August 15, 2018

A Study of Translations: The New American Standard Version

By Bobby L. Graham

This was a purported effort to revise the American Standard Version of 1901, because of the conviction of the members of the revising committee that the American Standard Version was valuable and deserving of perpetuation. While the purpose of the committee might be recognized by many as noble and commendable, the end product is inferior to the version of 1901 because the principles and procedures used are, to some extent, faulty.

The "Principles of Revision" noted at the beginning of the NASV state that "a change was made in the direction of a more current English idiom" (manner of speaking is what they mean, B. Graham) when the committee felt that the literal translation of the American Standard Version was not acceptable to the modern reader. It would be interesting to know those literal passages that were thought unacceptable to the modern reader and the reasons why they were so judged. This very principle of getting away from literal translation is justified only when the literal translation does not carry the thought of the original into the English language. Where was this the case in the American Standard Version of 1901? This faulty principle of revision is possibly responsible for the bad rendering of 1 Pet. 3:20, "brought safely through the water," instead of "saved through (or, by B. Graham) water." The rendering of the NASV makes it appear that the water was not God's means for saving Noah and his family from the destruction, but rather the thing they needed to be saved from. This is not the point of this passage in its context!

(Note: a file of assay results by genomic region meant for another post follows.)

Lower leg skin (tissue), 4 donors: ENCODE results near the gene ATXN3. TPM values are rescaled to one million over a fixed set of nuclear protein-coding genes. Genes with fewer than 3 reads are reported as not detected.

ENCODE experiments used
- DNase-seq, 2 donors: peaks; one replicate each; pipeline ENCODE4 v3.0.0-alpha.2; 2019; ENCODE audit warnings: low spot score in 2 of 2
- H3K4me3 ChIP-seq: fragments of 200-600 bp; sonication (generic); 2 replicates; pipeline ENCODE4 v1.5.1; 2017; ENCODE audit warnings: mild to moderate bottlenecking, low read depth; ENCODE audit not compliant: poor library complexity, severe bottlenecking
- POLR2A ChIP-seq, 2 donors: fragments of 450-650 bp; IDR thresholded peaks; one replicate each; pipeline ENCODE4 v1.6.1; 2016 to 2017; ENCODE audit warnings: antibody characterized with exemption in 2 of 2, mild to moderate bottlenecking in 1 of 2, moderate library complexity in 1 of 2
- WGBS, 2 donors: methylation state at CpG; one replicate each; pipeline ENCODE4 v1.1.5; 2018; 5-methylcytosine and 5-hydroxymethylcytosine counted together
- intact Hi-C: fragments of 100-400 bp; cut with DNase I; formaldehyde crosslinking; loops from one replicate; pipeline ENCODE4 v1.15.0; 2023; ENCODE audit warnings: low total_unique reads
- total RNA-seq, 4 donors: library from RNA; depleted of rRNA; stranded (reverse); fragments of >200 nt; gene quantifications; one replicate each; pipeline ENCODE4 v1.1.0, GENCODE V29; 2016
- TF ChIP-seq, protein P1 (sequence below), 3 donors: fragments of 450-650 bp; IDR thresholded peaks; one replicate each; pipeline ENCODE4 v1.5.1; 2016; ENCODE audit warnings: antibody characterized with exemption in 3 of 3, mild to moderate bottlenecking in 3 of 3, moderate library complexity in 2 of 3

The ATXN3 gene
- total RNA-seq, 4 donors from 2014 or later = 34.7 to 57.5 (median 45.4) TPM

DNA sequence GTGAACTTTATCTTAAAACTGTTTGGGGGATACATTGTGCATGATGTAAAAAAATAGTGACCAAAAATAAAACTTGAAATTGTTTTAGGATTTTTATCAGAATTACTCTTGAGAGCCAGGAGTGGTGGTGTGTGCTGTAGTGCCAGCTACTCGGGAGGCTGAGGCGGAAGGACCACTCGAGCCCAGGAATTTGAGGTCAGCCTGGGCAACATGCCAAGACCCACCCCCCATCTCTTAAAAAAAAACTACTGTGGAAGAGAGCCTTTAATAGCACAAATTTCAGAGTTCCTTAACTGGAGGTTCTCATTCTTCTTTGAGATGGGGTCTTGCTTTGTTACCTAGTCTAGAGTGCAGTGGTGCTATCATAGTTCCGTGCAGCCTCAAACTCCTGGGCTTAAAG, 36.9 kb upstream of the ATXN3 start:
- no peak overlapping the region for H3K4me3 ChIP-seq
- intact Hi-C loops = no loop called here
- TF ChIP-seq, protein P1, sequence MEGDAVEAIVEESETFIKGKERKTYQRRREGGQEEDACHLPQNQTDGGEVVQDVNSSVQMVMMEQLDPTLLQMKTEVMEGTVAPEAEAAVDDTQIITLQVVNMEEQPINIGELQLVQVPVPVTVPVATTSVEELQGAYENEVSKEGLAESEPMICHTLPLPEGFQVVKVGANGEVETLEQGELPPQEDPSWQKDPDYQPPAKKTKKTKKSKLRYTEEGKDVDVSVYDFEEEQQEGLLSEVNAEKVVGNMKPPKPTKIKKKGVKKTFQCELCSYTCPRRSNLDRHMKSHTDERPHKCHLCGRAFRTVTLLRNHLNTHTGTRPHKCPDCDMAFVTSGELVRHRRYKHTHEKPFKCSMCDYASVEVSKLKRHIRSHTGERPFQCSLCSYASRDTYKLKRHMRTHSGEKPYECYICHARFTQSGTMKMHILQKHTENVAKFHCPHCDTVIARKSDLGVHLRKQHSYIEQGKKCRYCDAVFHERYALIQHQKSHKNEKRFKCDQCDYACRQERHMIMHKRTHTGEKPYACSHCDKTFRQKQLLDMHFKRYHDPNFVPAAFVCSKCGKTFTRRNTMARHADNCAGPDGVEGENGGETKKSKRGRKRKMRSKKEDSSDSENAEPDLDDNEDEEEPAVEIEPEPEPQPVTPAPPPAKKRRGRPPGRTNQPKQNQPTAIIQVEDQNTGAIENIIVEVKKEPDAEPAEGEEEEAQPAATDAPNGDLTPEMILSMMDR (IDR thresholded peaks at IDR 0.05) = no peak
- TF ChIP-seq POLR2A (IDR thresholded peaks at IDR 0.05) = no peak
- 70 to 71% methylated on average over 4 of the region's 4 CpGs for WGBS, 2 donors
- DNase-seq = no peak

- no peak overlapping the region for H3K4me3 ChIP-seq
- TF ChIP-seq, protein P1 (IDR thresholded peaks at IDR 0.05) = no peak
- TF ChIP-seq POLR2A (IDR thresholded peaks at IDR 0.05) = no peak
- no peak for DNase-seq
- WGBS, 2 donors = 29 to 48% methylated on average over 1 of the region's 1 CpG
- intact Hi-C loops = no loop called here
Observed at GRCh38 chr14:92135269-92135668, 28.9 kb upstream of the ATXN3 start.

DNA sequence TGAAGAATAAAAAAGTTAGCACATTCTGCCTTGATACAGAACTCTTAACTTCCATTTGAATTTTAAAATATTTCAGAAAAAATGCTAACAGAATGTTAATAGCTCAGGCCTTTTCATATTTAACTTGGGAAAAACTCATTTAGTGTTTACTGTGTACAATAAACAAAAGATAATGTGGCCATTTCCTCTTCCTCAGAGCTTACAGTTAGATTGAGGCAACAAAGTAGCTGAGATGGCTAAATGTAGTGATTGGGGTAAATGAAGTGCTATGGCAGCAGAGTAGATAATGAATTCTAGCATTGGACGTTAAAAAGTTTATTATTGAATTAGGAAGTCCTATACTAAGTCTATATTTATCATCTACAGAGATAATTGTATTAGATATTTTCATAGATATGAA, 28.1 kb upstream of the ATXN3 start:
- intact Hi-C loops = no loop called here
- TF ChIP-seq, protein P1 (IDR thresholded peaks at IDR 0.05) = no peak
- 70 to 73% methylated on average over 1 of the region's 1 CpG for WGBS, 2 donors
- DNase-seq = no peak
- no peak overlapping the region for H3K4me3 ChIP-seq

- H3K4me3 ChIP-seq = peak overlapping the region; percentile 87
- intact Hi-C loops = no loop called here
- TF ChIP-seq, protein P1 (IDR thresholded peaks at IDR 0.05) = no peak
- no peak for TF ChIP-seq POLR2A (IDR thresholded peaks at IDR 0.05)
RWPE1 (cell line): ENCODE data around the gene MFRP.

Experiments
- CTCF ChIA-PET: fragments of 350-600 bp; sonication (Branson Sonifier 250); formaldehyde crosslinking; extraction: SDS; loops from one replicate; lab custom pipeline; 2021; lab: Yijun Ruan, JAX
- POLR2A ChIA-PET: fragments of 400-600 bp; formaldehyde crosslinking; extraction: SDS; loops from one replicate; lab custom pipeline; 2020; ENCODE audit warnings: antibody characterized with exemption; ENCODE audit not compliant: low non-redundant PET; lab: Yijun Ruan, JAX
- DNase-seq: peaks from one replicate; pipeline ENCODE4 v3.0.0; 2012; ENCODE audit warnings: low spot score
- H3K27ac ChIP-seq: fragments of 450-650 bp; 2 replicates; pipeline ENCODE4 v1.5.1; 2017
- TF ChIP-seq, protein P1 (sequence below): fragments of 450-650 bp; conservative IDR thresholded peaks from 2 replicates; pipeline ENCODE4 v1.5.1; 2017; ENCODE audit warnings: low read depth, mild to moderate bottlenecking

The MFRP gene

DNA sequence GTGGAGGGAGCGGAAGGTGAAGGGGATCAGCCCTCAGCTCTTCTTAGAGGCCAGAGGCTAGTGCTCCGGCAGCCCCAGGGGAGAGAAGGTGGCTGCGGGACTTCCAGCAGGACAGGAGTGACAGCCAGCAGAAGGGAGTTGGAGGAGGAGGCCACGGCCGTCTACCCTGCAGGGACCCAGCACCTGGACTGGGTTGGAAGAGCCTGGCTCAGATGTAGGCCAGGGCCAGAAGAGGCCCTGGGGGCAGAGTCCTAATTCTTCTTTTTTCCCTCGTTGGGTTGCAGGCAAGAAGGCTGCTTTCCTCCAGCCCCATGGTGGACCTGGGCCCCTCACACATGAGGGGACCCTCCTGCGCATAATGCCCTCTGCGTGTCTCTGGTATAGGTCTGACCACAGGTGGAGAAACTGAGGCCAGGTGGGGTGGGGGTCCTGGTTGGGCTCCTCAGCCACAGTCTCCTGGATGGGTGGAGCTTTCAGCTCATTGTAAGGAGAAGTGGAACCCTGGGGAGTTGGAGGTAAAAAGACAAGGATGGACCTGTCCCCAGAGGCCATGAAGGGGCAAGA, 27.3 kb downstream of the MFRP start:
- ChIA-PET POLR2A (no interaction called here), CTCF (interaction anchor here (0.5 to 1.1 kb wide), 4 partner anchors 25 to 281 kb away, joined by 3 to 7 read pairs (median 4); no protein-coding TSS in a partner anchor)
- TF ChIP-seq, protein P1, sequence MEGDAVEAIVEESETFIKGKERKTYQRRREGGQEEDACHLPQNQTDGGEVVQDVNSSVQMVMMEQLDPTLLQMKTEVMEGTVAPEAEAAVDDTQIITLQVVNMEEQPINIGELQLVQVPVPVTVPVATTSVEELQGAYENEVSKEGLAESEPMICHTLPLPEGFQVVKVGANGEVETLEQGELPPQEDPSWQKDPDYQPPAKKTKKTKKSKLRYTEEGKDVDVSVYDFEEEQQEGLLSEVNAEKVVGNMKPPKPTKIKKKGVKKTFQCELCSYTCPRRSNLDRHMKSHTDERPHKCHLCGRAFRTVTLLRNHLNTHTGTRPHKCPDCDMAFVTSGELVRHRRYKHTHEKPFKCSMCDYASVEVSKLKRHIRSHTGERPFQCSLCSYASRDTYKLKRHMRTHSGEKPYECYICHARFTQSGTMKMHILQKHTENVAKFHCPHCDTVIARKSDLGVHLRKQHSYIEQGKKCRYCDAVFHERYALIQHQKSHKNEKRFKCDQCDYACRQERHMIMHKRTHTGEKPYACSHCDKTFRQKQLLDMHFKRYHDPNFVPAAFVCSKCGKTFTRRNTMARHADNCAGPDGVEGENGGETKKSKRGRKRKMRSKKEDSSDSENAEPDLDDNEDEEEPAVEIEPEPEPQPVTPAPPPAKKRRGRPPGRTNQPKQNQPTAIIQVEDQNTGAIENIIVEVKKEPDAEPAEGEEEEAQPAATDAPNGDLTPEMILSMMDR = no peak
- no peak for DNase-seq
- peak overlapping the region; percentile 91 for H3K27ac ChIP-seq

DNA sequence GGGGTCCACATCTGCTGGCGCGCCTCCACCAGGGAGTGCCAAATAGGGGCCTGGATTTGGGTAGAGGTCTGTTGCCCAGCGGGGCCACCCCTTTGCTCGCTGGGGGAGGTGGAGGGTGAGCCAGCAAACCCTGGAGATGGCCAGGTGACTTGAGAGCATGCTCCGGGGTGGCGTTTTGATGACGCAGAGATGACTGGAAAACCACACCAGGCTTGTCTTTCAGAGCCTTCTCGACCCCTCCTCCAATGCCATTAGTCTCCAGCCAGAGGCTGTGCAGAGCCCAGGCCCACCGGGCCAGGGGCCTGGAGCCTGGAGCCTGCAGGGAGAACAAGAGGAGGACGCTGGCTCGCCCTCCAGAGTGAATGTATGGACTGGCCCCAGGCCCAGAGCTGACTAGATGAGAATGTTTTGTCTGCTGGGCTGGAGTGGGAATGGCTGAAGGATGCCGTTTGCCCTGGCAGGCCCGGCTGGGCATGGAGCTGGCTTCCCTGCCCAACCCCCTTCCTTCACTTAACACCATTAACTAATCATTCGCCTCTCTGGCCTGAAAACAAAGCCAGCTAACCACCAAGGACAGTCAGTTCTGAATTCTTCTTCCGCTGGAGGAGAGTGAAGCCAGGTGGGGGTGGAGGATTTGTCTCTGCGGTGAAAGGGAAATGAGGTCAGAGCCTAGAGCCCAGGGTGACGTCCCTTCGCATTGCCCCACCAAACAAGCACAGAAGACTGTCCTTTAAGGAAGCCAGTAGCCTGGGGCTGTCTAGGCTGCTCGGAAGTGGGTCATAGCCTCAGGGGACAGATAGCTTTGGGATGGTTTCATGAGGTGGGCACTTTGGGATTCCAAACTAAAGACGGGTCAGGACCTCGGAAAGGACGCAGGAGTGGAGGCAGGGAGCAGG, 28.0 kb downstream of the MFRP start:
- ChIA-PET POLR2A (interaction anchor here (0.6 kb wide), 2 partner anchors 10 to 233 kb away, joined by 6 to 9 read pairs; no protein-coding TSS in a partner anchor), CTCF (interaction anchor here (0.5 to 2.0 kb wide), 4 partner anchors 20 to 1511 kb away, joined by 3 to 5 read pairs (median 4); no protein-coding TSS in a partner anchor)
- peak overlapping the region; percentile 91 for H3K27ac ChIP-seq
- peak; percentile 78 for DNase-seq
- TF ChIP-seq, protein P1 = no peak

The premillennial bias of the revision committee shows through in Rev. 11:17 ("has begun to reign") and possibly other passages.

Just as the producers of the Revised Standard Version, the New English Bible, and Today's English Version (also called Good News for Modern Man), so do these ruin Matthew 5:17 by having Jesus say that he did not come to abolish the Law and the prophets, although Paul said that He did do this very thing in Eph. 2:15.

A grave mistake occurs in Acts 10:43, where the idea of salvation or forgiveness even before believing finds support ("every one who believes in Him has received forgiveness of sins"). Acts 15:11 puts eternal salvation too soon through the rendering "are saved," for the text reads "to be saved" to "shall be saved".

Acts 15:14 indicates that God's first concern was for the Gentiles, whereas the text actually says that God at first (of the events being rehearsed) visited the Gentiles with salvation.

Romans 4:9 aids the idea of salvation by faith alone in its use of the word as, instead of the actual word unto. Abraham's faith was counted to him unto (in order to obtain) righteousness, not as righteousness. God's justification of him did not coincide with his faith, but followed it.

1 Corinthians has at least three faulty passages: 5:1, 911 (immorality, not the equivalent of fornication); 7:25, 40 (opinion, not the same as judgment); and 16:2 (put something aside, not the same, especially in view of Paul's stated purpose.

Other bad renderings include 1 Pet. 3:19 (unjustified addition of the word now, though it is italicized); 2 Jn. 9 ("goes too far"-permits going beyond but not too far beyond); and Rev. 1:1 (communicated instead of signified, meaning "to set forth in symbols", as the word really means.

Even this version is undesirable, as we can see.

Truth Magazine XXII: 30, pp. 484-485
August 3, 1978

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